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Inner peace is really annoying me.

It’s more the absence of it. And the radiance of those who appear to have it. OK, you found peace, fantastic for you, but must you gloat by glowing?

Yes, yes, I know I am not supposed to “mind read” people and compare my happiness and theirs side-by-side. I realize what I think they are experiencing is my projection of inadequacy and dissatisfaction.

See? I really need this inner peace thing.

I’ve been reading about meditation, watching videos describing how to do it and listening to podcasts outlining its virtues. I have even tried it.

I use a meditation app narrated by a guy who guides with a soothing, charming British accent. So, the first thing I have to do is put aside my envy of his diction. At least I am learning not to push aside that thought like the shower curtain when the hot water runs out. I let it go, like a balloon, and watch it float away.

And that actually works. The more often I exercise this gentle guidance of my thoughts, the tighter control I have on my mind.  

I am reminded of this endeavor because of an interview we did with Tracey Jones, daughter of insurance sales legend Charlie “Tremendous” Jones. She is featured in our Life Insurance Awareness Month pullout inserted in this month’s magazine. The discussion was so intriguing we decided to run a far longer version online. I urge you to read it. Tracey has much wisdom to pass along.

In that longer version, we delved into the seven characteristics of leadership, but another part of our discussion got me thinking. She mentioned the three defining traits that separate youth from adulthood: self-awareness, self-discipline and self-restraint. Tracey listed them because she is noticing a decided lack of these traits in many adults today. I think I am about halfway on one of those.

And I don’t think I am alone in that. Everywhere we look, we’re seeing a lack of these three virtues. Certainly, the political climate has been missing them for some time now. It’s like we’re electing people to go to Washington for a long run of Kabuki theater. It’s not doing that counts, but the illusion that they are doing. (Editors John Hilton and Susan Rupe very ably cover the latest on health care reform, or anti-reform, or something like that, in the InFront column.) 

CEOs behaving badly is a whole genre unto itself now. Recently, we witnessed the downfall of Travis Kalanick, who ran Uber as if it were a rogue fraternity. (And we can’t unsee the video of him shimmying between two women in the back seat of a car before he scolds the Uber driver for being a whiny loser. If you haven’t seen it, don’t.) Then we had the fraud trial of Martin “Pharma Bro” Shkreli, who had raised the price of an AIDS drug from $13.50 to $750 overnight. But we will always remember him for the most detestable smirk known to man.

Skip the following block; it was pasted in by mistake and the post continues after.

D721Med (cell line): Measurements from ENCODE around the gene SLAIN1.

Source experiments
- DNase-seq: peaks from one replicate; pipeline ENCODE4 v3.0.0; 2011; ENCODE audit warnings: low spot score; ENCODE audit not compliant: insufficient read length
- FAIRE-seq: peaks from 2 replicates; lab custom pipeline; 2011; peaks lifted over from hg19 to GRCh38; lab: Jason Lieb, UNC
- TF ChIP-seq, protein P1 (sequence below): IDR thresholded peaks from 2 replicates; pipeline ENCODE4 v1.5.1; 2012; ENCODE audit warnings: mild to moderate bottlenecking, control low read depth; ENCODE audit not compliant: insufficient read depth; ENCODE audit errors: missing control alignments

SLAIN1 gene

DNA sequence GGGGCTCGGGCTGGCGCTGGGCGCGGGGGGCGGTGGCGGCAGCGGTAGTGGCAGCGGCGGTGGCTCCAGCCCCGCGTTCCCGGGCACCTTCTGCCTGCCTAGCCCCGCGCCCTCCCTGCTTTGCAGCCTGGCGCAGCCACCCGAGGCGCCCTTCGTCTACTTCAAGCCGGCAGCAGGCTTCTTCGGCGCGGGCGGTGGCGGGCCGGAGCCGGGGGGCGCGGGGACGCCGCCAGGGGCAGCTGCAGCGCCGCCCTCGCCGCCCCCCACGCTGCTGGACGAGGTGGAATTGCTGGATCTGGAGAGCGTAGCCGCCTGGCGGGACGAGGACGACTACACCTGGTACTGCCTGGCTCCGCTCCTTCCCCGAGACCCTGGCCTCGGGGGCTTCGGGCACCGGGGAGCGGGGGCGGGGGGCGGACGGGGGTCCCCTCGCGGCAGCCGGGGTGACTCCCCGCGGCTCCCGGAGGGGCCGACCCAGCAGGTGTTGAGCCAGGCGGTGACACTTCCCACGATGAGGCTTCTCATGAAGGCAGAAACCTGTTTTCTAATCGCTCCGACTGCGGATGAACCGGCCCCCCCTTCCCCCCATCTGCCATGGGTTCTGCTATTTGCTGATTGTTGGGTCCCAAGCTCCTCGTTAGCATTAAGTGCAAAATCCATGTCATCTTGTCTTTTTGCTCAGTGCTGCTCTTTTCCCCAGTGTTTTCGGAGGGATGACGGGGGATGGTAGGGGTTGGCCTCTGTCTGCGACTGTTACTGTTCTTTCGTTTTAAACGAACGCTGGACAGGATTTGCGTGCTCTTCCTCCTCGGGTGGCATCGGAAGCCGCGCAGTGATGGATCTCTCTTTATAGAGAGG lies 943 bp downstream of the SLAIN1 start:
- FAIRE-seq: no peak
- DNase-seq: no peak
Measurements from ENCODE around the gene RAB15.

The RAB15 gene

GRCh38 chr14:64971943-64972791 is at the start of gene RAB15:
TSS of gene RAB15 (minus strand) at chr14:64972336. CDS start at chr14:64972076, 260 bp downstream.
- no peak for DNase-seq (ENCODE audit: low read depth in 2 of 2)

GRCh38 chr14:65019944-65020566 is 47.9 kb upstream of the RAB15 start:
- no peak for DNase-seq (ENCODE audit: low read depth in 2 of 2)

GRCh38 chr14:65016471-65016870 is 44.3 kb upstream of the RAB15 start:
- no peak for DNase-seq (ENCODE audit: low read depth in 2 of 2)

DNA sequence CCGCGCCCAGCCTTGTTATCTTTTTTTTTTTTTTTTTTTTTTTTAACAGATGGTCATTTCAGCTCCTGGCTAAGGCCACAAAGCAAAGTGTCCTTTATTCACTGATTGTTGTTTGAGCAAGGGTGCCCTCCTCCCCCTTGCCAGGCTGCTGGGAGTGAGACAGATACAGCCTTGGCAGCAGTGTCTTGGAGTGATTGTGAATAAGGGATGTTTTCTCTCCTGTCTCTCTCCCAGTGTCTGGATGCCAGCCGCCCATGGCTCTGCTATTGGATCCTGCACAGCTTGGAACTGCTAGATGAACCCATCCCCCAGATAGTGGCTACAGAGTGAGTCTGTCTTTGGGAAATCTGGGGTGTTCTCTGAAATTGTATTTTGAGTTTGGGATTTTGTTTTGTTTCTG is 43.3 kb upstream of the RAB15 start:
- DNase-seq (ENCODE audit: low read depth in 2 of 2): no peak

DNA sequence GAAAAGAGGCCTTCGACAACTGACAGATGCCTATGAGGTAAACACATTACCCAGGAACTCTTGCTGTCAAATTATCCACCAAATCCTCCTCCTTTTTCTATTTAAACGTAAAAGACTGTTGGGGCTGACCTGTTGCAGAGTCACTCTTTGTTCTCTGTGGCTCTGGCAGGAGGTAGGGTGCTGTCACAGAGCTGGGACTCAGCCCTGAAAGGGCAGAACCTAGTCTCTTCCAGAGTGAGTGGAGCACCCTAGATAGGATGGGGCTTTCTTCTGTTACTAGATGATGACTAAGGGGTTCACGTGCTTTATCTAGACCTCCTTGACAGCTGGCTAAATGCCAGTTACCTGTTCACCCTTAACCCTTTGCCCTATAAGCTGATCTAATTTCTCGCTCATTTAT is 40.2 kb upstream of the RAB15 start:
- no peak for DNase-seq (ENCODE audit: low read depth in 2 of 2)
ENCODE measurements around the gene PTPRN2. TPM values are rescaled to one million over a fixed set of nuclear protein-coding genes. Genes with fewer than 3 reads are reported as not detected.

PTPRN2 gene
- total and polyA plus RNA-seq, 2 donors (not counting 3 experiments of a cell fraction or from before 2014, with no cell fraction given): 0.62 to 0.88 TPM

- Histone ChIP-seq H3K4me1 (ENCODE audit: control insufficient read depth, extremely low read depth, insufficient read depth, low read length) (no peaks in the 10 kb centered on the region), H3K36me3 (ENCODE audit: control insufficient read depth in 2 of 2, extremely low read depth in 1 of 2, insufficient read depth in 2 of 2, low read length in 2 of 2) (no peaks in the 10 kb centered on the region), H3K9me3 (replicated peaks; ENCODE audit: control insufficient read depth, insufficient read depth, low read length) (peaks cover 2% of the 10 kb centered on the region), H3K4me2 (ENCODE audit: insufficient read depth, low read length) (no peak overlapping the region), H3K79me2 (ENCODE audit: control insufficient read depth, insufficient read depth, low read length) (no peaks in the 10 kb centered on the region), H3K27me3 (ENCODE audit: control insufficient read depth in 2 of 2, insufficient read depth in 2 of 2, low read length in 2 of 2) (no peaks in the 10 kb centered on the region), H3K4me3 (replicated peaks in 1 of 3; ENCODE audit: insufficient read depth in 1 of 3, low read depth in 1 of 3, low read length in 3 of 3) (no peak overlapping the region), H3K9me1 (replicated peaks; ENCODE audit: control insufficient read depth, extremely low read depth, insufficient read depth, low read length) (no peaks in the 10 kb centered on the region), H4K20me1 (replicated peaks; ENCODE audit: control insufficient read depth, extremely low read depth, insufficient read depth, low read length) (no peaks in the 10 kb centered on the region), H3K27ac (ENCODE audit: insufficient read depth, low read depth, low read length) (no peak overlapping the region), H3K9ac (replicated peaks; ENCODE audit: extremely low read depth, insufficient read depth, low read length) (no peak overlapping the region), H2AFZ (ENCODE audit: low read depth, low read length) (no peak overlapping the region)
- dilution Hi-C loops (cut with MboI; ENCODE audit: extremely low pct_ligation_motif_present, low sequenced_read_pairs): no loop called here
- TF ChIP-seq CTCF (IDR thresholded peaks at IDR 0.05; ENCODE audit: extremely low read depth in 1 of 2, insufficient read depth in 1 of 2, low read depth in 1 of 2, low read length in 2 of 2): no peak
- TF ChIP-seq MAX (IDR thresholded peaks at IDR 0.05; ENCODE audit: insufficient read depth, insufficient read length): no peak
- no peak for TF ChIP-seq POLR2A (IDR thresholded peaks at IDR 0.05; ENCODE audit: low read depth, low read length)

Wilhelm Hofmann, a University of Chicago researcher, discovered the seemingly contradictory finding that controlling oneself leads to happiness. He has made a lifetime’s work out of studying impulses and control. He has consistently found that giving into impulse and not developing self-control leads to a dissatisfying life, even as a person satisfies all impulses. 

It’s a wisdom as old as humankind that helping others helps ourselves on every level. We strengthen the community and our personal health. 

But we can’t give ourselves when we have no contact with who we are. If we don’t know our gifts, how do we know what we offer others?

Obviously, this is where the self-awareness part steps in. The simple act of sitting quietly, letting go of your thoughts and waiting for silence is refreshingly clarifying. In that clarity, we see what’s actually important to us.

At least, I think that’s what happens. I’m not one of those beaming with the light of the universe. I’m still trying to sit for 10 minutes without feeling self-conscious and itchy. But, I’ve seen a glimmer of this and enjoyed brief passages of an untangled mind. 

You don’t have to meditate to get some sense of this. Practice observing your emotions as a thing upon you, like a shirt, rather than in you. You are not angry — you feel angry. After a while, you might see it doesn’t have to grip you if you don’t want it.

Once we’re comfortable in our own presence, we can be present for someone else. That’s the ultimate goal. Tracey put it best when she said, “None of us is strong enough to do it on our own. Not even my father, not me, not you, not Jesus, not Gandhi, not Martin Luther, not anybody.”

Now just grant me the strength to get out of bed when the alarm goes off.

Steven A. Morelli is editor-in-chief for InsuranceNewsNet. He has more than 25 years of experience as a reporter and editor for newspapers, magazines and insurance periodicals. Steve may be reached at [email protected] Follow him on Twitter @INNSteveM. [email protected].

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